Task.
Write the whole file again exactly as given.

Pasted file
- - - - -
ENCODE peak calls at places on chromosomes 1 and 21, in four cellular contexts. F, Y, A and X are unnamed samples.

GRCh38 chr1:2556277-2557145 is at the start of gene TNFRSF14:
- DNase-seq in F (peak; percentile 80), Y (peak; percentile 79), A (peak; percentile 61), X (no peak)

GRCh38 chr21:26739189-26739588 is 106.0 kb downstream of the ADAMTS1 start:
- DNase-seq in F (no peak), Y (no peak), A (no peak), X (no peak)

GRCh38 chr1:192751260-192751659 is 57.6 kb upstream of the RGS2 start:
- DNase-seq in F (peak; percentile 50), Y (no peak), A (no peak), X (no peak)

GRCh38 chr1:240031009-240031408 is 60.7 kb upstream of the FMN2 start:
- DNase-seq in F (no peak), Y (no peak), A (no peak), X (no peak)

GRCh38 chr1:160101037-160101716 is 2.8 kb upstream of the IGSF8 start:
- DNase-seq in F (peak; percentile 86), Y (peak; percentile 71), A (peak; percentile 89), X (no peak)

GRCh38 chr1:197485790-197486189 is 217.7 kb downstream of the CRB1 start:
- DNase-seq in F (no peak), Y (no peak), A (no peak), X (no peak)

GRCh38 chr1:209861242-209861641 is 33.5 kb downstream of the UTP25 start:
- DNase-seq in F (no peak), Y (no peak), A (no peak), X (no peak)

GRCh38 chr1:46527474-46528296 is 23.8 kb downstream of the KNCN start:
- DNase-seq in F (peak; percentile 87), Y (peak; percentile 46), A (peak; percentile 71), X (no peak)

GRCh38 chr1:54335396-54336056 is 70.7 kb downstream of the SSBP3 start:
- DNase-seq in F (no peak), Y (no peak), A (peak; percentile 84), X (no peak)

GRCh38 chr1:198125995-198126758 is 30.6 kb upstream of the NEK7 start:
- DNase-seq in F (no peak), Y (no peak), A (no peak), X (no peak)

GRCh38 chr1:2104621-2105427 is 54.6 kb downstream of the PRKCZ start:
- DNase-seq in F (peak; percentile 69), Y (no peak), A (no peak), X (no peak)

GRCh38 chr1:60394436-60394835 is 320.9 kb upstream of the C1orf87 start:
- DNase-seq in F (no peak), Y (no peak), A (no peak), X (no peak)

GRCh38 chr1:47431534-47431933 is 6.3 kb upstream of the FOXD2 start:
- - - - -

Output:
ENCODE peak calls at places on chromosomes 1 and 21, in four cellular contexts. F, Y, A and X are unnamed samples.

GRCh38 chr1:2556277-2557145 is at the start of gene TNFRSF14:
- DNase-seq in F (peak; percentile 80), Y (peak; percentile 79), A (peak; percentile 61), X (no peak)

GRCh38 chr21:26739189-26739588 is 106.0 kb downstream of the ADAMTS1 start:
- DNase-seq in F (no peak), Y (no peak), A (no peak), X (no peak)

GRCh38 chr1:192751260-192751659 is 57.6 kb upstream of the RGS2 start:
- DNase-seq in F (peak; percentile 50), Y (no peak), A (no peak), X (no peak)

GRCh38 chr1:240031009-240031408 is 60.7 kb upstream of the FMN2 start:
- DNase-seq in F (no peak), Y (no peak), A (no peak), X (no peak)

GRCh38 chr1:160101037-160101716 is 2.8 kb upstream of the IGSF8 start:
- DNase-seq in F (peak; percentile 86), Y (peak; percentile 71), A (peak; percentile 89), X (no peak)

GRCh38 chr1:197485790-197486189 is 217.7 kb downstream of the CRB1 start:
- DNase-seq in F (no peak), Y (no peak), A (no peak), X (no peak)

GRCh38 chr1:209861242-209861641 is 33.5 kb downstream of the UTP25 start:
- DNase-seq in F (no peak), Y (no peak), A (no peak), X (no peak)

GRCh38 chr1:46527474-46528296 is 23.8 kb downstream of the KNCN start:
- DNase-seq in F (peak; percentile 87), Y (peak; percentile 46), A (peak; percentile 71), X (no peak)

GRCh38 chr1:54335396-54336056 is 70.7 kb downstream of the SSBP3 start:
- DNase-seq in F (no peak), Y (no peak), A (peak; percentile 84), X (no peak)

GRCh38 chr1:198125995-198126758 is 30.6 kb upstream of the NEK7 start:
- DNase-seq in F (no peak), Y (no peak), A (no peak), X (no peak)

GRCh38 chr1:2104621-2105427 is 54.6 kb downstream of the PRKCZ start:
- DNase-seq in F (peak; percentile 69), Y (no peak), A (no peak), X (no peak)

GRCh38 chr1:60394436-60394835 is 320.9 kb upstream of the C1orf87 start:
- DNase-seq in F (no peak), Y (no peak), A (no peak), X (no peak)

GRCh38 chr1:47431534-47431933 is 6.3 kb upstream of the FOXD2 start: